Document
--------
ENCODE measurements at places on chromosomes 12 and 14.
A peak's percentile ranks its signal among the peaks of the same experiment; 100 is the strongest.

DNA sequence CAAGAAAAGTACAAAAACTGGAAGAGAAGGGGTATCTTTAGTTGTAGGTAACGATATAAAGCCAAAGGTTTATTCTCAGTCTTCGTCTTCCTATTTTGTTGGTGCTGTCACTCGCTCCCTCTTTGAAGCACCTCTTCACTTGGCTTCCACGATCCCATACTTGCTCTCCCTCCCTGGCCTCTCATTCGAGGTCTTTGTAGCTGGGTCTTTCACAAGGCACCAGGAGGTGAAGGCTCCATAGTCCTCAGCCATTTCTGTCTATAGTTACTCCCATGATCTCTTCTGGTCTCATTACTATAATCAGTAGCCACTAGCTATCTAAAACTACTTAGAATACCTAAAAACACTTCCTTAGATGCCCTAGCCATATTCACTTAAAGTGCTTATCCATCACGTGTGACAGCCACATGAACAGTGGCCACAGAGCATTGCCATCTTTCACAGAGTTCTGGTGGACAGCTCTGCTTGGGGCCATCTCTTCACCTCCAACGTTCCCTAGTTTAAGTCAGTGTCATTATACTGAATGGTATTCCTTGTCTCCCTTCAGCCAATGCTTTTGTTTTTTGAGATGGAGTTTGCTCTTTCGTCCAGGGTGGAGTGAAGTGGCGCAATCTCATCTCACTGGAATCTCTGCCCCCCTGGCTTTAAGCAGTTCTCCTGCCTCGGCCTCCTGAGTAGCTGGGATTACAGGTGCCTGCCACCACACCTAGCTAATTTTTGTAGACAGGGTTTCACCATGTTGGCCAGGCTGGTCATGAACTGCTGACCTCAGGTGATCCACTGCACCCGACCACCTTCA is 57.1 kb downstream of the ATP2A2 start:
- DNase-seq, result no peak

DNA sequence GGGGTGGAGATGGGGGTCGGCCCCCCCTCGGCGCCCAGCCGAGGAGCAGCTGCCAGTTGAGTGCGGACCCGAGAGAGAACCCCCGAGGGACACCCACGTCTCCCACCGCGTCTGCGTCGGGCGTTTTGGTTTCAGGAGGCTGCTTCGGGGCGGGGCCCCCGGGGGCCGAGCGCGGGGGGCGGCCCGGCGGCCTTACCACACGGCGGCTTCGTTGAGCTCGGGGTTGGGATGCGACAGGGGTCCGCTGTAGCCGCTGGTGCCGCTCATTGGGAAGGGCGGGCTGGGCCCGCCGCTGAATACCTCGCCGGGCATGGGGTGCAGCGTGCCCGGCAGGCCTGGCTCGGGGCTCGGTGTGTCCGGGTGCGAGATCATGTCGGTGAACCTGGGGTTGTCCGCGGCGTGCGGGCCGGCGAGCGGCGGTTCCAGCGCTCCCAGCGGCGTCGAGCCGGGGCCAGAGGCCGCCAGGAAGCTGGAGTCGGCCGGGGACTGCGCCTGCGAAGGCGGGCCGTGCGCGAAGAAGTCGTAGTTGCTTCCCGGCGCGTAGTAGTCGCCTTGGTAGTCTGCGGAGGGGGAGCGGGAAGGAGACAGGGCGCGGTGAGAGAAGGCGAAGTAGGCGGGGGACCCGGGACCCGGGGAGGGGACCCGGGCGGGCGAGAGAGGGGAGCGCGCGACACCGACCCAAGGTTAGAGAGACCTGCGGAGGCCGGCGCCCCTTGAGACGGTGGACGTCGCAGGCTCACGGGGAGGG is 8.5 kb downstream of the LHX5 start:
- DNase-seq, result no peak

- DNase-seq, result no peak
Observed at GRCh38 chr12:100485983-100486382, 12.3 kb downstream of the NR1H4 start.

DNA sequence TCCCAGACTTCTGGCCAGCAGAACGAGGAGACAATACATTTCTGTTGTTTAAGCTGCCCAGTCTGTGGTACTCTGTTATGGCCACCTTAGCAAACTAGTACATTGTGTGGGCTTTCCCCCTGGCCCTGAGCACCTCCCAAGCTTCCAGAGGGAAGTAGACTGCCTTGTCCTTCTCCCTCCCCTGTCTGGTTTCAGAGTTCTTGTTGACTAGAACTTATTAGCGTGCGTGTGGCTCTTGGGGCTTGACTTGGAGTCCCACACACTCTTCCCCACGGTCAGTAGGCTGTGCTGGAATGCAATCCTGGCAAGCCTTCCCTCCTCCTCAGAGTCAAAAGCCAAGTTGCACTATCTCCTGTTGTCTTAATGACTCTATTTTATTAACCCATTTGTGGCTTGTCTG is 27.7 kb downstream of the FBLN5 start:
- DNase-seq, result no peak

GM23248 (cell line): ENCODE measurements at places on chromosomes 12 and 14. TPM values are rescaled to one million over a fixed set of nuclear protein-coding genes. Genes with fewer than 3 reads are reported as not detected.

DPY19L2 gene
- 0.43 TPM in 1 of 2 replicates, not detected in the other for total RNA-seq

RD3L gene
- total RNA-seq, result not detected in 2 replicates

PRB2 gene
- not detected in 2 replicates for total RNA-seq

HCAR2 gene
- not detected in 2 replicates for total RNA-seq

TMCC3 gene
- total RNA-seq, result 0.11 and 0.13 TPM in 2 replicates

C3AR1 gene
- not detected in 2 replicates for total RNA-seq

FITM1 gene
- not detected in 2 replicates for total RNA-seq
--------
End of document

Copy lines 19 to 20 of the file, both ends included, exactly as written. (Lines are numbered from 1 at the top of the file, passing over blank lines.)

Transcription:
- not detected in 2 replicates for total RNA-seq

TMCC3 gene